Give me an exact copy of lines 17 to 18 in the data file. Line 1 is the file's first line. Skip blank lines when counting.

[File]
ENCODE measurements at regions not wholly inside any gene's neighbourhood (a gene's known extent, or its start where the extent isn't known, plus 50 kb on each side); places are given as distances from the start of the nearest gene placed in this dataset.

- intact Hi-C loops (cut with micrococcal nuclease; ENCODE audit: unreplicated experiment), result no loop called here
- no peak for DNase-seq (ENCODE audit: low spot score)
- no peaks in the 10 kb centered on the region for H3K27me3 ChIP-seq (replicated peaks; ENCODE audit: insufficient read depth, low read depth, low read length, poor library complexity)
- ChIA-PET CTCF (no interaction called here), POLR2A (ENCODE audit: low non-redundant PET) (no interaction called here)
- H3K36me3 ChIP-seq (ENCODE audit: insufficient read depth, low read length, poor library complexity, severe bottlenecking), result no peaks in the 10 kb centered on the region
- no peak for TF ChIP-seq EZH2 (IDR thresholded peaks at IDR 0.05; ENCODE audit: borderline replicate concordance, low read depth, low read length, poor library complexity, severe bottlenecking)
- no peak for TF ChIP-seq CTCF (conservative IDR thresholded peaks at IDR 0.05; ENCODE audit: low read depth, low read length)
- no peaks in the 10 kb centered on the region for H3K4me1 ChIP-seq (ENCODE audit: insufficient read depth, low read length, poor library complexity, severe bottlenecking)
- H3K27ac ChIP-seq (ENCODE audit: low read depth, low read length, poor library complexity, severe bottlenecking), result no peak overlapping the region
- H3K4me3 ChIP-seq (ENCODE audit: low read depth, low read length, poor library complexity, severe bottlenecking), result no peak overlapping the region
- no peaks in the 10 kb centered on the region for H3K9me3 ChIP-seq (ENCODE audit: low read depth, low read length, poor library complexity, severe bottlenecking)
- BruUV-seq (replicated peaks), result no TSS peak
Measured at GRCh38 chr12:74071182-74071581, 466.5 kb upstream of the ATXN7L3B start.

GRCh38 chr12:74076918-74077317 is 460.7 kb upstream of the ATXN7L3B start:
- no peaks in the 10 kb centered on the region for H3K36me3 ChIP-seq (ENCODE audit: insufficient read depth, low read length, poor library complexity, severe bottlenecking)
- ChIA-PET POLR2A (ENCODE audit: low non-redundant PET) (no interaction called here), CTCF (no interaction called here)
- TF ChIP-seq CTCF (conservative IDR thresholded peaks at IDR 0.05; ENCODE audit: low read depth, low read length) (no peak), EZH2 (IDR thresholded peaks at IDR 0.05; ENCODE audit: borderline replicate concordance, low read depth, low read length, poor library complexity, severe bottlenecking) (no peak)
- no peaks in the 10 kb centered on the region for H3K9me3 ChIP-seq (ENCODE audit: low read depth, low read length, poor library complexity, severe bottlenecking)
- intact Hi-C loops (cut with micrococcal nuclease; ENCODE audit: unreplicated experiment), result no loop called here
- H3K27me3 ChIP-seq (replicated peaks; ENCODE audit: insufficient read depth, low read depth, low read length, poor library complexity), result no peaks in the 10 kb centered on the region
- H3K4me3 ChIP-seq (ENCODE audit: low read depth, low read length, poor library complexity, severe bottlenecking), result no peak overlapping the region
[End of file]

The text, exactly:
- ChIA-PET POLR2A (ENCODE audit: low non-redundant PET) (no interaction called here), CTCF (no interaction called here)
- TF ChIP-seq CTCF (conservative IDR thresholded peaks at IDR 0.05; ENCODE audit: low read depth, low read length) (no peak), EZH2 (IDR thresholded peaks at IDR 0.05; ENCODE audit: borderline replicate concordance, low read depth, low read length, poor library complexity, severe bottlenecking) (no peak)